Categories: Space Exploration

# NASA Engineer Has A Great Idea for a High-Speed Spacedrive. Too Bad it Violates the Laws of Physics

When a NASA engineer announces a new and revolutionary engine that could take us to the stars, it’s easy to get excited. But the demons are in the details, and when you look at the actual article things look far less promising.

To begin with, the article is an outline of an idea, not peer-reviewed work. As the author David Burns points out on the last page, the basic concept is unproven, hasn’t been reviewed by experts, and math errors may exist. Burns’ proposed “helical engine” would also be a reactionless drive similar to the EM-Drive, and so would violate Newton’s third law of motion. It would be easy to just dismiss the work and move on, but I’d like to look at the details because it’s an interesting (though flawed) idea.

Let’s start with reactionless drives in general. Both this Helical Engine and the EM-Drive before it are “reactionless,” because unlike traditional rockets and thrusters they don’t expel propellant. At their heart, all rockets are based upon Newton’s third law of motion, which says for any force you apply to your rocket there must be an equal counter-force applied to something else. For a rocket, that is some kind of fuel. Throw hot gas out the back end of your rocket at high speed, and by Newton’s Third Law the rocket moves forward. Easy peasy.

The problem with this is that in order to get your rocket going really fast, you have to carry a bunch of fuel with you. The Saturn V, for example, needed to burn about 20 kilograms of fuel for every 1 kilogram of payload just to reach the Moon.

Things get worse the farther you travel. If you wanted to send a probe to the nearest stars, you’d need about 2,000 kilograms of fuel for every kilogram of payload, and your trip would still take 100,000 years. So it’s safe to say that traditional rockets won’t get us to the stars.

A reactionless drive is different. It would provide thrust to your rocket without throwing fuel out the back end, so you don’t need all that extra weight. All you need is power, which you could get from solar panels or a fusion reactor. The ratio of fuel to payload would be basically 1 to 1. The only downside is that reactionless drives violate Newton’s third law.

Now, you might argue that Einstein proved Newton wrong, which is true, but Einstein’s theory of relativity agrees with Newton’s third law. So does quantum theory. If reactionless drives work, then three centuries of physics are wrong.

Fans of the EM-Drive argue exactly that. The EM-Drive works, they say, so Newton’s Third Law is wrong. Period. What makes this new Helical Engine interesting is that rather than simply violating Newton’s third law, it tries to play Newton against himself using relativistic mass.

The basic idea is to move a mass back and forth within a rocket, like bouncing a ball back and forth. If you did that with a normal mass, when the ball hits the front of the rocket, the rocket would move forward a bit, and when the ball hits the back the rocket would move back a bit. In other words, the rocket would just wobble forward and backward as the ball bounces back and forth.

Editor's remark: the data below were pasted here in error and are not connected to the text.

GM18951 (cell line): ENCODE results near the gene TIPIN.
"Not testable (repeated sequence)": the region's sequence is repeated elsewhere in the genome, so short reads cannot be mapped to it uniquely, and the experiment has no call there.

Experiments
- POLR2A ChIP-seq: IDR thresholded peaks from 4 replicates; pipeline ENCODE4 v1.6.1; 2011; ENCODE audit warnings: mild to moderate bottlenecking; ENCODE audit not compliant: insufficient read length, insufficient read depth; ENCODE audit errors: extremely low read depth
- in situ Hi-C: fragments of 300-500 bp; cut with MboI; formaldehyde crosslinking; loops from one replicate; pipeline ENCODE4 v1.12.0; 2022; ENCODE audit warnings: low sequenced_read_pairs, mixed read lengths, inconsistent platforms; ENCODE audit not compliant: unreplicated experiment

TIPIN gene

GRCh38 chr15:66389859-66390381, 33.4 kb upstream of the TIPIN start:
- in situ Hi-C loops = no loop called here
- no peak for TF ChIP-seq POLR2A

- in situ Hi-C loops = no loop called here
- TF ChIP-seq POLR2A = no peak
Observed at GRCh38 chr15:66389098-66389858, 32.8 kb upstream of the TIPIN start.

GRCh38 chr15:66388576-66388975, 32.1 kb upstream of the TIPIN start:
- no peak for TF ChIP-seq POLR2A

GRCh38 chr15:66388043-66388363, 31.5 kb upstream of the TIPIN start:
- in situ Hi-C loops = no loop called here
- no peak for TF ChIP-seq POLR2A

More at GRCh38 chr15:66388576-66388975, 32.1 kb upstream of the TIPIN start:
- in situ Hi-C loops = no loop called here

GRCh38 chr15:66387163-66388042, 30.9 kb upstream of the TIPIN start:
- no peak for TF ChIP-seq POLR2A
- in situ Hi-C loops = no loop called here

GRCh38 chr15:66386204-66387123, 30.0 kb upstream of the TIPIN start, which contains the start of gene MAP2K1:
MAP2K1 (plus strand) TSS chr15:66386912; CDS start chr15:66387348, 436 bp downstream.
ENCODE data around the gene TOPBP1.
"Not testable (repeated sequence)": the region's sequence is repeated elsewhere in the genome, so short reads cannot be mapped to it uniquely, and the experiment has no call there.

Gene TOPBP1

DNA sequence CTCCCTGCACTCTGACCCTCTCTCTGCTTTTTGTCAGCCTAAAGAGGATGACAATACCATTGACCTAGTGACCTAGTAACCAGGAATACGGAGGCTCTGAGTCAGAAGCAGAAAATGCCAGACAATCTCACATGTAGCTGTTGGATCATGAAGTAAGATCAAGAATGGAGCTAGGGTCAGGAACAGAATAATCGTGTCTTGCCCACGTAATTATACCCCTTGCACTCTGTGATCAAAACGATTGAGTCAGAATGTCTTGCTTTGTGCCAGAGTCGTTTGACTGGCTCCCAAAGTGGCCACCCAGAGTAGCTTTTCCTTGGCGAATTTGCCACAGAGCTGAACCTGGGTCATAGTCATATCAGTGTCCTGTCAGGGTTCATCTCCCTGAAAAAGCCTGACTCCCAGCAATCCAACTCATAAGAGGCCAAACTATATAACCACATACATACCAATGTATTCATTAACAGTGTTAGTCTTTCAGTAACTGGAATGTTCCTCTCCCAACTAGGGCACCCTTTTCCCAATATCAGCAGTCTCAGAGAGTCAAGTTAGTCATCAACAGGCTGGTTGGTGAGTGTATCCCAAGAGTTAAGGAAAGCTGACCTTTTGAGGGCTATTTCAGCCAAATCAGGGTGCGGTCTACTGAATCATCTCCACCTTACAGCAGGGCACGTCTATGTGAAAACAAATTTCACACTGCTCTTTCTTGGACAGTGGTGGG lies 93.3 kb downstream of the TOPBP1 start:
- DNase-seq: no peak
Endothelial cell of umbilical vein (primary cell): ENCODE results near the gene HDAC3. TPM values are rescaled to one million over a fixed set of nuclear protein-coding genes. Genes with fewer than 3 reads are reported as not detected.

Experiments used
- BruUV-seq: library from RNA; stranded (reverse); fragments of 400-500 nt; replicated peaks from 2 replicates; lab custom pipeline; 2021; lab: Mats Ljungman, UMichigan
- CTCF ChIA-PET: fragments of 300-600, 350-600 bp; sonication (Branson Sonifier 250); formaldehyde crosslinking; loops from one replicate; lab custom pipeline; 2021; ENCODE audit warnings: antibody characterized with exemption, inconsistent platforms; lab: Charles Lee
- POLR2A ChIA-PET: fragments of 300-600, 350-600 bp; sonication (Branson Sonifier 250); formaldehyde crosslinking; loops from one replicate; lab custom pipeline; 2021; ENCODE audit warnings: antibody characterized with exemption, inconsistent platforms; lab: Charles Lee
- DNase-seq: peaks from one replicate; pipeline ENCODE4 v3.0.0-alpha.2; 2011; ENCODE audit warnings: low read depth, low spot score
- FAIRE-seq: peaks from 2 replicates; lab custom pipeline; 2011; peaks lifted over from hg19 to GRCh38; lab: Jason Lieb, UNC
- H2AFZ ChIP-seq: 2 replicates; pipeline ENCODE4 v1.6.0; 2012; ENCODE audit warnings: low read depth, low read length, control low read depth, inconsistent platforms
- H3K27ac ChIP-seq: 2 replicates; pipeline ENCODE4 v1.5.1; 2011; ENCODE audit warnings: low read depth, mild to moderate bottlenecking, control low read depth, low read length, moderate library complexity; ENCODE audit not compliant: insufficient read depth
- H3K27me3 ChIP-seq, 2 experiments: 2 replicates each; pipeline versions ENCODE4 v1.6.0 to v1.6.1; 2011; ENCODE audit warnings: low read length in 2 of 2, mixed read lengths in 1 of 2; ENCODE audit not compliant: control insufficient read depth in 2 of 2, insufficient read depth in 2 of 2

Burns proposes doing this with particles in a helical particle accelerator. So as the particles go up and down the helix, the rocket moves by Newton’s Third Law. But Burns also proposes accelerating the particles to near light speed as they are at the front of the rocket and slowing them down at the back. Relativity says that particles moving near the speed of light have greater mass than slower particles, so they are heavier at the front of the rocket than at the rear.

Going back to the ball analogy, this would be as if your ball magically gains mass before it hits the front of the rocket, and loses mass before it hits the rear. By Newton’s laws, this means the ball would give the rocket a bigger push forward than backward, and the rocket would accelerate forward.

If you could use a magical mass-changing ball, this idea would work. But relativity still obeys Newton’s third law, so the idea doesn’t work in the real world. Burns is right that there’s an error in his paper, but it’s a subtle one.

His design only accelerates the circular motion of the particles, so he assumes their speed forward and backward along the axis of the rocket should remain constant. But in relativity, as the mass of the particles increase, their speed along the axis would slow down. This is due to the relativistic effects of time dilation and length contraction. As a result, the particles give the rocket an equal push at both ends. Einstein’s theories don’t let you get around Newton.

In fairness, Burns knew his idea was a long shot, which is why he put it out there for others to review. That’s what science is all about. That’s also why it’s worth getting just a little excited when ideas like this are put forward. Most of them will fail, but someday one just might work. We could get to the stars after all, but only if we’re willing to keep testing new ideas.

Brian Koberlein

Brian Koberlein is an astrophysicist and science writer with the National Radio Astronomy Observatory. He writes about astronomy and astrophysics on his blog. You can follow him on YouTube, and on Twitter @BrianKoberlein.

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Brian Koberlein

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